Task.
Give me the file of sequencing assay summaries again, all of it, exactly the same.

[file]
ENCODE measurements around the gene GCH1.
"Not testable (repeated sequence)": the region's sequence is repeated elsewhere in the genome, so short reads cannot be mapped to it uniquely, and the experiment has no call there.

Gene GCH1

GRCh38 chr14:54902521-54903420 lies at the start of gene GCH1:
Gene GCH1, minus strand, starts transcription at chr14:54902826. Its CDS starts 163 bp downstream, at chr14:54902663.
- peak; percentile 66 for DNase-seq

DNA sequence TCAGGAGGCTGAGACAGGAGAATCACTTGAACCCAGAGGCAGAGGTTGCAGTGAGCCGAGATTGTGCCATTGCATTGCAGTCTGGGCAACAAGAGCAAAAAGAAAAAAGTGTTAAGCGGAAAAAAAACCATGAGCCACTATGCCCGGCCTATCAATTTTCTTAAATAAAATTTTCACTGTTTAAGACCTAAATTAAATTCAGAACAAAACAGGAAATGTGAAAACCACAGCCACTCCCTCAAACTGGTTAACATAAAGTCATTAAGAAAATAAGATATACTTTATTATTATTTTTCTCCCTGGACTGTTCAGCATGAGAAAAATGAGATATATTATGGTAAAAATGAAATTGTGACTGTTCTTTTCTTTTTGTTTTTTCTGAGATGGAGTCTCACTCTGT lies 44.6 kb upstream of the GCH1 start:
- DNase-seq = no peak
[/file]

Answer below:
ENCODE measurements around the gene GCH1.
"Not testable (repeated sequence)": the region's sequence is repeated elsewhere in the genome, so short reads cannot be mapped to it uniquely, and the experiment has no call there.

Gene GCH1

GRCh38 chr14:54902521-54903420 lies at the start of gene GCH1:
Gene GCH1, minus strand, starts transcription at chr14:54902826. Its CDS starts 163 bp downstream, at chr14:54902663.
- peak; percentile 66 for DNase-seq

DNA sequence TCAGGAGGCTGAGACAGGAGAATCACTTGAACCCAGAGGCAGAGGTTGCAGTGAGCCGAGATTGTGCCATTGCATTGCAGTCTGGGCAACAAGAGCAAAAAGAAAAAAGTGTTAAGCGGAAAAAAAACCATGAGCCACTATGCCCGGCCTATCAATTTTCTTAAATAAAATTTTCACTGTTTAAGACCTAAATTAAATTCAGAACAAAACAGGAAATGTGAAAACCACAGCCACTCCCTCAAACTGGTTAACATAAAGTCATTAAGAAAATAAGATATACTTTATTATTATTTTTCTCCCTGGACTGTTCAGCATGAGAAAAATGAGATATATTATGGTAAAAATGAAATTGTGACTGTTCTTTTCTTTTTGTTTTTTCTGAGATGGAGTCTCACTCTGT lies 44.6 kb upstream of the GCH1 start:
- DNase-seq = no peak